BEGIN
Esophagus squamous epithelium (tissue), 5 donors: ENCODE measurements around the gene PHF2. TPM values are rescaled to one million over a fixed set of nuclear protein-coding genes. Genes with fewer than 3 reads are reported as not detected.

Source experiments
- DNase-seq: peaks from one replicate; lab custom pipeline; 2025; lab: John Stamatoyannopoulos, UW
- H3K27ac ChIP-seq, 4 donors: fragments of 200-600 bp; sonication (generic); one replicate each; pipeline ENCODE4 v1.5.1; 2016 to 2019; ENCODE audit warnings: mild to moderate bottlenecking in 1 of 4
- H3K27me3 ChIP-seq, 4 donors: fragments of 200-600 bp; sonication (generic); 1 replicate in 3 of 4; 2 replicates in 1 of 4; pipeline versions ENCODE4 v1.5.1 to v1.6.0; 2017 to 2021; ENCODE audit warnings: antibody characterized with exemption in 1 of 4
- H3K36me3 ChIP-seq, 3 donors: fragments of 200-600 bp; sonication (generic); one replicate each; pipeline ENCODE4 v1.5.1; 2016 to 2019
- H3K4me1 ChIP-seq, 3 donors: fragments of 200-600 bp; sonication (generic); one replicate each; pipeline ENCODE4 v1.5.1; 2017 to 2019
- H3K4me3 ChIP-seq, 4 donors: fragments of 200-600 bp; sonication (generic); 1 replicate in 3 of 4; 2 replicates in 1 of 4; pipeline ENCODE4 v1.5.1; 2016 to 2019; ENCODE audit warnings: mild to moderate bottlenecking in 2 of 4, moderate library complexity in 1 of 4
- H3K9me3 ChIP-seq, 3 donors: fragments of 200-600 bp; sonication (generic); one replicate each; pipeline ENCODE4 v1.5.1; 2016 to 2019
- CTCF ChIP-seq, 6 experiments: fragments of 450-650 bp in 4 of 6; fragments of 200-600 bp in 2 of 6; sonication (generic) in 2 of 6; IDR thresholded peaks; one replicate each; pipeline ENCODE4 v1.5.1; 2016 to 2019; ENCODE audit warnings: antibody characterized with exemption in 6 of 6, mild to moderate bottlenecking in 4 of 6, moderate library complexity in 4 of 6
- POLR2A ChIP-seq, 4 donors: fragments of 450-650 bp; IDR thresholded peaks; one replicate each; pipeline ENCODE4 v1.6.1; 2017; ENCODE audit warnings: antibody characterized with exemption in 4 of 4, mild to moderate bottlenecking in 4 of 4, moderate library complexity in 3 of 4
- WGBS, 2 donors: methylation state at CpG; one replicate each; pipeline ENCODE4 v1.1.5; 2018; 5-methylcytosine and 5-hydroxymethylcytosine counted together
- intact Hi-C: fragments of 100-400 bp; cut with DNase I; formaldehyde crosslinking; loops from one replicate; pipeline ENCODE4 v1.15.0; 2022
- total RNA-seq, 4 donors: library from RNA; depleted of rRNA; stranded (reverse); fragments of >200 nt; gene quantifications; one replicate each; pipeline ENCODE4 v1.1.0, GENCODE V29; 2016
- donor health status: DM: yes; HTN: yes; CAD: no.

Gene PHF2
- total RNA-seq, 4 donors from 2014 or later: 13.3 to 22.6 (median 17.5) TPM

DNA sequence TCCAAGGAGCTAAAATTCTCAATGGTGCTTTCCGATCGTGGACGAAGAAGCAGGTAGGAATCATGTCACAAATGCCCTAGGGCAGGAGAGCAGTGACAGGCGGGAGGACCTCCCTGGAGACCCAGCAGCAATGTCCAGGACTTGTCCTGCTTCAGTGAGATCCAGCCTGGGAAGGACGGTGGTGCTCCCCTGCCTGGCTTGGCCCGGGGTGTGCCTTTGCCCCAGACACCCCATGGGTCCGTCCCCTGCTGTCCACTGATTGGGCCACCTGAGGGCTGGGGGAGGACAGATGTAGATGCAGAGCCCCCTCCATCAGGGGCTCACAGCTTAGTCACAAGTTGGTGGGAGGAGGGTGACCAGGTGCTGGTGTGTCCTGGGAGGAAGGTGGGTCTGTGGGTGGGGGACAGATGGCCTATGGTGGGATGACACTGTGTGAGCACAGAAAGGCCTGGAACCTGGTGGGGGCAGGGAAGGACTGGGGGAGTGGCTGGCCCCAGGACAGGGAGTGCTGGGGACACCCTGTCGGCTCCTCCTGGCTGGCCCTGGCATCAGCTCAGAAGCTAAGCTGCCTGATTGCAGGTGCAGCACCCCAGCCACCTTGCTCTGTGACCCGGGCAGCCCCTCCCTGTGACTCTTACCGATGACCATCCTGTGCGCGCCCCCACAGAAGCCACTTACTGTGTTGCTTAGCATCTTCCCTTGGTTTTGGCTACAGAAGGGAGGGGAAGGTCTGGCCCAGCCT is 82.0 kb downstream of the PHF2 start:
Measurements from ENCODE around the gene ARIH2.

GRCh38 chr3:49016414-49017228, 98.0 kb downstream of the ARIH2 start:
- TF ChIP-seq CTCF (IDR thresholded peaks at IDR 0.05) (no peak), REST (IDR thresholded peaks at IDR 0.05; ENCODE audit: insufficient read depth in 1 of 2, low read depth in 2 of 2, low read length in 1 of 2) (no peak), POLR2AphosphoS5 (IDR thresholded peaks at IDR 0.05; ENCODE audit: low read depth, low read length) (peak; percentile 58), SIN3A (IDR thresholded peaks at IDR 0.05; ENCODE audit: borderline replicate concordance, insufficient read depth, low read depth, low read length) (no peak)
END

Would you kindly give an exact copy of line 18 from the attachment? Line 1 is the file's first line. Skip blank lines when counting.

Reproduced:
DNA sequence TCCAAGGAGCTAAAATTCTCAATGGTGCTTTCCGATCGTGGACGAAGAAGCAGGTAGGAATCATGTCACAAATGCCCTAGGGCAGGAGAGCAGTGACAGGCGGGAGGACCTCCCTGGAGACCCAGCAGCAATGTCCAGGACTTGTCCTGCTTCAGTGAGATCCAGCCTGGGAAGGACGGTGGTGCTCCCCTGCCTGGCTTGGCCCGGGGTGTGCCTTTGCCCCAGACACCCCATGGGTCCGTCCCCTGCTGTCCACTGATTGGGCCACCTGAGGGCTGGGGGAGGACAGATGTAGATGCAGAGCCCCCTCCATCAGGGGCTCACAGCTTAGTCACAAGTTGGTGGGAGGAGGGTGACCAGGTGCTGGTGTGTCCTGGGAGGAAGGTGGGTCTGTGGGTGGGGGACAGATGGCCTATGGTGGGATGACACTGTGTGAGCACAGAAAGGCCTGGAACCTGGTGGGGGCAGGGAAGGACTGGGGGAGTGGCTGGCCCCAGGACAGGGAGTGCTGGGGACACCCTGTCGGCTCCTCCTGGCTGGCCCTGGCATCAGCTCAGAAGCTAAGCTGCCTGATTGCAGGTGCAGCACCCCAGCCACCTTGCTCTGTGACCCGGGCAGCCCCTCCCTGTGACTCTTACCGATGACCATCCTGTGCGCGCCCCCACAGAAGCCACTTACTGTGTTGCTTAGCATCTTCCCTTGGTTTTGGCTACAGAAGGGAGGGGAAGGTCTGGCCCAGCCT is 82.0 kb downstream of the PHF2 start: